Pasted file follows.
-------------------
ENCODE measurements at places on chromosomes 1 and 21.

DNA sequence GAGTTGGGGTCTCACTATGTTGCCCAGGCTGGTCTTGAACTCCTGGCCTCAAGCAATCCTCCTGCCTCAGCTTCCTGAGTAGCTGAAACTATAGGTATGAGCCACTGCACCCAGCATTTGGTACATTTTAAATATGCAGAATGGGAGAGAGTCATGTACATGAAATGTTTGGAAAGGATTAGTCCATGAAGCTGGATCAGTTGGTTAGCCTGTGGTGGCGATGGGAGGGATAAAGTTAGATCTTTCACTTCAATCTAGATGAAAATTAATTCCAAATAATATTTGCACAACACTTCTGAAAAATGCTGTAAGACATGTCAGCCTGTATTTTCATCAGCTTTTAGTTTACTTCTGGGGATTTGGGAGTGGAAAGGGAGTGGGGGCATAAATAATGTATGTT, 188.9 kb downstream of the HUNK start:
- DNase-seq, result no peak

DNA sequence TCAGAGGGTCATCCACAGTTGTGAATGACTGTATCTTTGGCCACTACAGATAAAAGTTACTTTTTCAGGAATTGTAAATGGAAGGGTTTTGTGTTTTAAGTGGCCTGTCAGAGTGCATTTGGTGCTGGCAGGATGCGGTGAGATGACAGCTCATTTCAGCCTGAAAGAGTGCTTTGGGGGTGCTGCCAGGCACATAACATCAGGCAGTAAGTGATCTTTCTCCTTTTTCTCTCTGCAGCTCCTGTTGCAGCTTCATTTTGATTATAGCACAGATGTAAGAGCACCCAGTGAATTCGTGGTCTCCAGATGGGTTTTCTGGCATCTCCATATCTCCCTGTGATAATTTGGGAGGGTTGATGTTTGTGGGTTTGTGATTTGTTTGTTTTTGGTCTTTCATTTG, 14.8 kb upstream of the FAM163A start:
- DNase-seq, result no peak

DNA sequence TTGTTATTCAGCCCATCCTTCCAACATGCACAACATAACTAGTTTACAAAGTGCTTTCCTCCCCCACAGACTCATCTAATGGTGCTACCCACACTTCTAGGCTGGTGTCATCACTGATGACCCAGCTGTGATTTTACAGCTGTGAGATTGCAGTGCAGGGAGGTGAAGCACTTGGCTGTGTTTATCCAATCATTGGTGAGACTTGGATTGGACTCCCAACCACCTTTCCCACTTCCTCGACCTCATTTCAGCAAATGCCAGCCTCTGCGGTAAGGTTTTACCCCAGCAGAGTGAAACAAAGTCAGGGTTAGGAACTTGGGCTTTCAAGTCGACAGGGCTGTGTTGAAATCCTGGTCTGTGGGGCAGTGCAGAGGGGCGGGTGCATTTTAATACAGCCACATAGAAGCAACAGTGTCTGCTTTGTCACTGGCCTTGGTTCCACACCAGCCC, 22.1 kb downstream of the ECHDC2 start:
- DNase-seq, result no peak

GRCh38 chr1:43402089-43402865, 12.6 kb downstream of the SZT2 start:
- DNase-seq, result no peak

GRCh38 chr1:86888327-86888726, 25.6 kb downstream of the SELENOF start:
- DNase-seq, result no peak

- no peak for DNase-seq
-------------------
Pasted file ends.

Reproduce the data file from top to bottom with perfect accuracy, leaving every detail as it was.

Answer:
ENCODE measurements at places on chromosomes 1 and 21.

DNA sequence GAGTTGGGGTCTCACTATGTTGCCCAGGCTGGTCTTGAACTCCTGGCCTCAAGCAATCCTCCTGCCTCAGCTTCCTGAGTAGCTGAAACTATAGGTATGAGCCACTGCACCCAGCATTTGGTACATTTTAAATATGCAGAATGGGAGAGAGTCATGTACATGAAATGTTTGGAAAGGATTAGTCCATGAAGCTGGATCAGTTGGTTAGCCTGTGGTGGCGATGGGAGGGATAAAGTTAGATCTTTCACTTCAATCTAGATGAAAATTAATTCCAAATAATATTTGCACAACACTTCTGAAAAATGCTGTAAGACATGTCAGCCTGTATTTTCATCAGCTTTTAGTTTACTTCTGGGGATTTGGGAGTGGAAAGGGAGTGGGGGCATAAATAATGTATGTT, 188.9 kb downstream of the HUNK start:
- DNase-seq, result no peak

DNA sequence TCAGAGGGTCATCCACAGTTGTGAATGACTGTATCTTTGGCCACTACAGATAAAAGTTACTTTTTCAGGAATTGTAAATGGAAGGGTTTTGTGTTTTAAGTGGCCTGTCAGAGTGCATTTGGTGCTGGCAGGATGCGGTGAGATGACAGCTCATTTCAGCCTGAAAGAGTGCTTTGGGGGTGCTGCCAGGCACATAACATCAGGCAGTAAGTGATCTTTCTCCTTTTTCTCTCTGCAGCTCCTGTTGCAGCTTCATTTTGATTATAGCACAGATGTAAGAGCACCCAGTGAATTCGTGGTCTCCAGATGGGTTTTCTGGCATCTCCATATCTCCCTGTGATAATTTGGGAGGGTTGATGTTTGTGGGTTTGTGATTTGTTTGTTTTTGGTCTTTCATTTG, 14.8 kb upstream of the FAM163A start:
- DNase-seq, result no peak

DNA sequence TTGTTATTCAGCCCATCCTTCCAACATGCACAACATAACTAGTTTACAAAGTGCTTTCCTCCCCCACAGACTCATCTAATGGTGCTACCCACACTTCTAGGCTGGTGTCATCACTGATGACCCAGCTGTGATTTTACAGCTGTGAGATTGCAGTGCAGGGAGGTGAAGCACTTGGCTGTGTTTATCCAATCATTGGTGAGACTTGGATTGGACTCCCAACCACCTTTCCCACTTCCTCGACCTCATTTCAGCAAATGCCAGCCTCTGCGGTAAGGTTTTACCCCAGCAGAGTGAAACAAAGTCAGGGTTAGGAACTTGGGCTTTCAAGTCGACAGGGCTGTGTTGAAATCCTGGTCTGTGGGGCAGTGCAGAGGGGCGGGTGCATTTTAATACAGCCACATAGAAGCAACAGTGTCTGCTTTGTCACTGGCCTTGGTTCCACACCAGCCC, 22.1 kb downstream of the ECHDC2 start:
- DNase-seq, result no peak

GRCh38 chr1:43402089-43402865, 12.6 kb downstream of the SZT2 start:
- DNase-seq, result no peak

GRCh38 chr1:86888327-86888726, 25.6 kb downstream of the SELENOF start:
- DNase-seq, result no peak

- no peak for DNase-seq